International Flavors & Fragrances will acquire Frutarom Industries, an Israel-based flavors, savory solutions and natural ingredients company, for $7.1 billion.
The combined company would generate about $5.3 billion in sales during 2018, the companies said. IFF said the deal could create an estimated $145 million in synergies by the third full year following closure of the transaction — expected to take place during the next six to nine months.
IFF and Frutarom will give customers access to more products, with an increased focus on naturals and health and wellness. "By combining our deep R&D expertise with Frutarom’s, we are offering our customers a broader range of solutions and accelerating our growth strategy," Andreas Fibig, IFF chairman and CEO, said in a release.
With the Frutarom purchase, IFF said it is taking a global leadership position in the natural taste, scent and nutrition space — 75% of Frutarom's sales are in natural ingredients. The deal also expands IFF into natural colors, enzymes, antioxidants and health ingredients while giving it access to smaller and mid-sized customers, including private-label ones, which comprise 70% of Frutarom's sales.
For food and beverage companies doing business with these companies, there could be advantages to having them together. It could give them access to a combination of new flavors, solutions or ingredients that could be combined to convey a particular taste, change a flavor already present, or perhaps mask an unwanted one.
This latest acquisition follows a recent buying spree on IFF's part. The company bought another Israeli company — Aromor Flavors and Fragrances — in 2014. A year later, IFF acquired Henry H. Ottens Manufacturing, and in 2016, it bought David Michael & Co.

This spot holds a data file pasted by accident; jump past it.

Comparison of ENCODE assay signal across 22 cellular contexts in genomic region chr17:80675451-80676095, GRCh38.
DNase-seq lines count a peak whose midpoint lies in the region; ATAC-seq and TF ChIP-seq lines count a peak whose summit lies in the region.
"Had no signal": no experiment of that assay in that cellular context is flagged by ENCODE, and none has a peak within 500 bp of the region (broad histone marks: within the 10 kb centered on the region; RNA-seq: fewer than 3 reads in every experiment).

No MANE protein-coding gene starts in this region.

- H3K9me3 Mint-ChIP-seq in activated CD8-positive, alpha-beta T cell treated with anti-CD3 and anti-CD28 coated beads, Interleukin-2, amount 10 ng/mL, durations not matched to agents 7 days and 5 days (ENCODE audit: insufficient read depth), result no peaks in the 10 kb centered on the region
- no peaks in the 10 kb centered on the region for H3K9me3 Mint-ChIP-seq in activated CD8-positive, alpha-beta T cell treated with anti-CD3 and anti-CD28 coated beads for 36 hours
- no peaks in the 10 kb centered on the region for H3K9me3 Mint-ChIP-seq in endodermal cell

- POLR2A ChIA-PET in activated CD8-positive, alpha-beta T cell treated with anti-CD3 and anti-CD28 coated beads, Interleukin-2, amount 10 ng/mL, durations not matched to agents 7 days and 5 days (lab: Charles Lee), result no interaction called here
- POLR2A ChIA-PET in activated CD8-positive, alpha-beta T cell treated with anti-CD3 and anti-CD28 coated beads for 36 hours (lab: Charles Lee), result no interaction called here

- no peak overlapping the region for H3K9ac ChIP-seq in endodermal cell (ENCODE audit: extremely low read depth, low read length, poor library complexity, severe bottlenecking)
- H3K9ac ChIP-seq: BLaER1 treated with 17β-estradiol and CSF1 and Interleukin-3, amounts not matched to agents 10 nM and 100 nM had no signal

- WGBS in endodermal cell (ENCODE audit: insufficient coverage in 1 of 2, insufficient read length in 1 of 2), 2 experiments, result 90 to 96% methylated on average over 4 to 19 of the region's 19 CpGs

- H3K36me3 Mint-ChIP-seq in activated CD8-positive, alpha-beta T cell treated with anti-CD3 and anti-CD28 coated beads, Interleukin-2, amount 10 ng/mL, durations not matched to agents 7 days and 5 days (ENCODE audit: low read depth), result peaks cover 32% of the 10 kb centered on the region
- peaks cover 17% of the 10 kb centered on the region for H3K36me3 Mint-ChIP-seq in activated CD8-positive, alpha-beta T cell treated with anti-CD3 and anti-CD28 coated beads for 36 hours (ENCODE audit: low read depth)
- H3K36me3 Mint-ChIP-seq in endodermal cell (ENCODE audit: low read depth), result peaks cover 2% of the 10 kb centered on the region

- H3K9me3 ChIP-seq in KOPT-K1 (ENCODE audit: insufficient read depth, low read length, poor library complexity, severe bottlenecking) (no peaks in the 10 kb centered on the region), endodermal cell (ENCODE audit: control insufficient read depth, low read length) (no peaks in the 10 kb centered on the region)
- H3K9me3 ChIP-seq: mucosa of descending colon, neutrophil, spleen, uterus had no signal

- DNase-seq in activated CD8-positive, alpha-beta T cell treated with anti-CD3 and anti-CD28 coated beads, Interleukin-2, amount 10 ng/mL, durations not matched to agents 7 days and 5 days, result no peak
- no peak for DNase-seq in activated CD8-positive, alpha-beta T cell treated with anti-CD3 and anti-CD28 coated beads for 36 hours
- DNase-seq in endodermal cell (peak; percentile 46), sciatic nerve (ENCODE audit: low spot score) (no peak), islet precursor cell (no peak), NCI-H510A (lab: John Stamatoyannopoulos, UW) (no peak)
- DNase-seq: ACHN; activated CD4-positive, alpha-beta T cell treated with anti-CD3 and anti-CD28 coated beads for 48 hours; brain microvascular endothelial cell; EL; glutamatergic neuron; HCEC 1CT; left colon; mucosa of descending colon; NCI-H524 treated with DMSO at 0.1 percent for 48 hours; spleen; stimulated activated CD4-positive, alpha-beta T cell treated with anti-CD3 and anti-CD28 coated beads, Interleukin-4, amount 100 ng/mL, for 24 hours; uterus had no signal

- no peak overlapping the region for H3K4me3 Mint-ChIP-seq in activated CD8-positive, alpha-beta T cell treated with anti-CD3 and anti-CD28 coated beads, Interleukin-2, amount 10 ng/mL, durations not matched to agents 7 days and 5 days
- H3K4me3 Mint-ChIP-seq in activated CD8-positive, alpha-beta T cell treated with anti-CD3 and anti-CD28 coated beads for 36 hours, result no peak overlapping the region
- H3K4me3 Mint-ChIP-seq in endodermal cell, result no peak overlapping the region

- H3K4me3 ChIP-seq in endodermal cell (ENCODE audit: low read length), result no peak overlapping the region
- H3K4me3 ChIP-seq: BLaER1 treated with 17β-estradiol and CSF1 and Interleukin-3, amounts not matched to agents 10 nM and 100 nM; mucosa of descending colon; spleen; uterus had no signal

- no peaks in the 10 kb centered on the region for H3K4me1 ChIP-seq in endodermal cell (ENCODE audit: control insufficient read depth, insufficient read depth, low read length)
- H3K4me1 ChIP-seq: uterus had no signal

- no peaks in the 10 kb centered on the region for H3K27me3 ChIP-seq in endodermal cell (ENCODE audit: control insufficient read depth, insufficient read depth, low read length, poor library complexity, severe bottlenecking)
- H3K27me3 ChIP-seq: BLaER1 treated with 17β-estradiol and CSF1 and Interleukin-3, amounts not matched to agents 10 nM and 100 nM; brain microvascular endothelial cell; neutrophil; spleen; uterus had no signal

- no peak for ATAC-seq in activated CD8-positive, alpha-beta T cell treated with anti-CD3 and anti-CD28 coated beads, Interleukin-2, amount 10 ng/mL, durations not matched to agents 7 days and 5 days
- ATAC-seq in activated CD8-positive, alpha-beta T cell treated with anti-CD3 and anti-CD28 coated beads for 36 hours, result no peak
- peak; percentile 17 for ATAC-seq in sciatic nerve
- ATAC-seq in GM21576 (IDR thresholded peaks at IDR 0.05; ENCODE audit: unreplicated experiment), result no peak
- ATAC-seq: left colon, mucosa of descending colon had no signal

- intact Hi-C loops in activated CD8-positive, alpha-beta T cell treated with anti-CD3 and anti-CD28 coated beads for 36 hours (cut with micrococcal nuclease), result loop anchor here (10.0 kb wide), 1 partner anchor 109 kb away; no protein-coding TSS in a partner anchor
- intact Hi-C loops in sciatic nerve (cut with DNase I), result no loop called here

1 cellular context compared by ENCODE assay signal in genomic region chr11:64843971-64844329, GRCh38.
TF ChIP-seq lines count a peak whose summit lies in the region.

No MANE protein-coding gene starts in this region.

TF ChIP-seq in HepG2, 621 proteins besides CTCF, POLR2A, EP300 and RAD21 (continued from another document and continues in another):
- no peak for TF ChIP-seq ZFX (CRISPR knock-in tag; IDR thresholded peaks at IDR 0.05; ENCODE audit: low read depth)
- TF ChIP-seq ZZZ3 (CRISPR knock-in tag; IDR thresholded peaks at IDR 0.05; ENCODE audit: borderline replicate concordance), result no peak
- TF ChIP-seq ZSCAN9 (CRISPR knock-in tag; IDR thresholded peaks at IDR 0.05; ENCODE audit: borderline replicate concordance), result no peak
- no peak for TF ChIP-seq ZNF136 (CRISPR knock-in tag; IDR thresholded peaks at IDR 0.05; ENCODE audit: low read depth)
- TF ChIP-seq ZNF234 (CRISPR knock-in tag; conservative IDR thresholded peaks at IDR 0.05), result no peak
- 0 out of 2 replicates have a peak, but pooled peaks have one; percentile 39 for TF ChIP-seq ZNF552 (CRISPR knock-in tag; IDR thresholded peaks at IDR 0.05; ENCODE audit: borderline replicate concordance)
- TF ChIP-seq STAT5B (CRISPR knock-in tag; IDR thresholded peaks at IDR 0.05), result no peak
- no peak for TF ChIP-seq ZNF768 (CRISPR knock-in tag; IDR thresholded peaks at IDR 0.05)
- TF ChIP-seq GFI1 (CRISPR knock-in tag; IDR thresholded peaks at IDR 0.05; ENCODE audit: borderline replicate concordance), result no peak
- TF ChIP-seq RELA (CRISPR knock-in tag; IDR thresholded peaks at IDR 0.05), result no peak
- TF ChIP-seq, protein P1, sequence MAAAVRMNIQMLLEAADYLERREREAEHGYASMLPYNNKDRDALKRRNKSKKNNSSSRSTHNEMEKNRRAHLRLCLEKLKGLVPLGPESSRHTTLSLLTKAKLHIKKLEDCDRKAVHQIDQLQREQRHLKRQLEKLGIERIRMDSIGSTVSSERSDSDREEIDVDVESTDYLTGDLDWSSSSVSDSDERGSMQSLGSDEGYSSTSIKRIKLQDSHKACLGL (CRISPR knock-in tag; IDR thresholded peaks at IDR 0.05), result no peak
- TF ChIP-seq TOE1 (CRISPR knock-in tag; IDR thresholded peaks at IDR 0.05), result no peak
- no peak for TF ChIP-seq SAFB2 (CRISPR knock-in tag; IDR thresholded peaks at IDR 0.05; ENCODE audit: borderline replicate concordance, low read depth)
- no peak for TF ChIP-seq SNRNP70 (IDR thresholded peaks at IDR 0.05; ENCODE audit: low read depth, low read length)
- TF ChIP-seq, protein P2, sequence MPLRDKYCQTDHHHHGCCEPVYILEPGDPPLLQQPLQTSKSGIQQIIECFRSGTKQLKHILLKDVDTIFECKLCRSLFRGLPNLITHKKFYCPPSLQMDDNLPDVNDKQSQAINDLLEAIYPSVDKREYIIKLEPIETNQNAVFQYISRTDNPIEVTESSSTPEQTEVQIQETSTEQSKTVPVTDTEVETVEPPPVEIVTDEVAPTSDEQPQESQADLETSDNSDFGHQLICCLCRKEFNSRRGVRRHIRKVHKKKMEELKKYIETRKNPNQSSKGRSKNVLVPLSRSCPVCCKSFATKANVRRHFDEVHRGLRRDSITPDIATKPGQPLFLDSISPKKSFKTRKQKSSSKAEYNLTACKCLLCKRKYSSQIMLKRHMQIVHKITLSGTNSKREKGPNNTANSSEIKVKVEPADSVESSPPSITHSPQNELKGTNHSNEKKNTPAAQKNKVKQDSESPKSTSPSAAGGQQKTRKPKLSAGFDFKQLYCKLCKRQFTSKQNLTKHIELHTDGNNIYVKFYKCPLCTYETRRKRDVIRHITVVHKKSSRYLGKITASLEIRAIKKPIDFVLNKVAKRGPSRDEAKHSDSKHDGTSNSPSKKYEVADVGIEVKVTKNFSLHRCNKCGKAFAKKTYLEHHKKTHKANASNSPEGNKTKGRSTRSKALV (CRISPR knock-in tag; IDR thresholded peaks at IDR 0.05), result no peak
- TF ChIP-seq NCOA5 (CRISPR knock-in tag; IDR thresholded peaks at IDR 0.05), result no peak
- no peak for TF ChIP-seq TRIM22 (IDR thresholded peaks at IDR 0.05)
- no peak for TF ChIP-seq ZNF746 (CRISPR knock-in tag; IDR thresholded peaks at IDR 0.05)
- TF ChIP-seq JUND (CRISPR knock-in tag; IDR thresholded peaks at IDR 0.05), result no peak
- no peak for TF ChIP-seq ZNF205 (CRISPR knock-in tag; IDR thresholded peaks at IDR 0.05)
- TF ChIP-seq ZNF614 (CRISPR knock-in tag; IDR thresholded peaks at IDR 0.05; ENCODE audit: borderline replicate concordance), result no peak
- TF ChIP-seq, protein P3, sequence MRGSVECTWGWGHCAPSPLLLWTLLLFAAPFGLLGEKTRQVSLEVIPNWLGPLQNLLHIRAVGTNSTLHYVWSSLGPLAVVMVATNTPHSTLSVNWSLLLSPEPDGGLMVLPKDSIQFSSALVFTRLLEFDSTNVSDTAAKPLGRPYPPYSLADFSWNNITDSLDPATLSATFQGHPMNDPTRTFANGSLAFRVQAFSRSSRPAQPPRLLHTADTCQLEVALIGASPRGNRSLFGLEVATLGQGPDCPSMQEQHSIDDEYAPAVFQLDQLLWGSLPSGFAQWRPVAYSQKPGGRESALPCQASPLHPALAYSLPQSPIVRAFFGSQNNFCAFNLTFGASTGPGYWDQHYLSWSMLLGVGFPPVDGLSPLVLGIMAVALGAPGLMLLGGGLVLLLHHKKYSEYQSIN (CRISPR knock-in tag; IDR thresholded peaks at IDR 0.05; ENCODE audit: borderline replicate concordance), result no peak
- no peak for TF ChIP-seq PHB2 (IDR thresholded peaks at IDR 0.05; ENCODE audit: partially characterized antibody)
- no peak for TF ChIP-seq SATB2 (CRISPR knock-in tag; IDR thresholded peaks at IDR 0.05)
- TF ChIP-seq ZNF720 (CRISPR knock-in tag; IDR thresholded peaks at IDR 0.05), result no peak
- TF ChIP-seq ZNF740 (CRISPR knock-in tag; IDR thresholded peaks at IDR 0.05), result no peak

Food and beverage companies use flavorings, colors and enzymes to enhance the overall taste and appeal of their products, but they've been busy removing artificial ones as consumers move toward more natural, healthy products. IFF plans to capitalize on that trend by buying a company focusing on natural colors, enzymes and antioxidants. It's a smart move for IFF as the deal further expands its portfolio while appearing to put it in a prime spot to meet the demand of food manufacturers and the people that buy their products. People may want to eat healthier but they also don't want to give up taste. IFF and Frutarom are potential beneficiaries of this.
According to Allied Market Research, the global flavors market for food and beverages was worth $12.4 billion in 2016 and projected to hit $18.1 billion by 2023, for a CAGR of 5.5% between 2017 and 2023. Natural ingredients, particularly recognizable and authentic flavors, are expected to play a large role in driving the flavors industry during the next few years.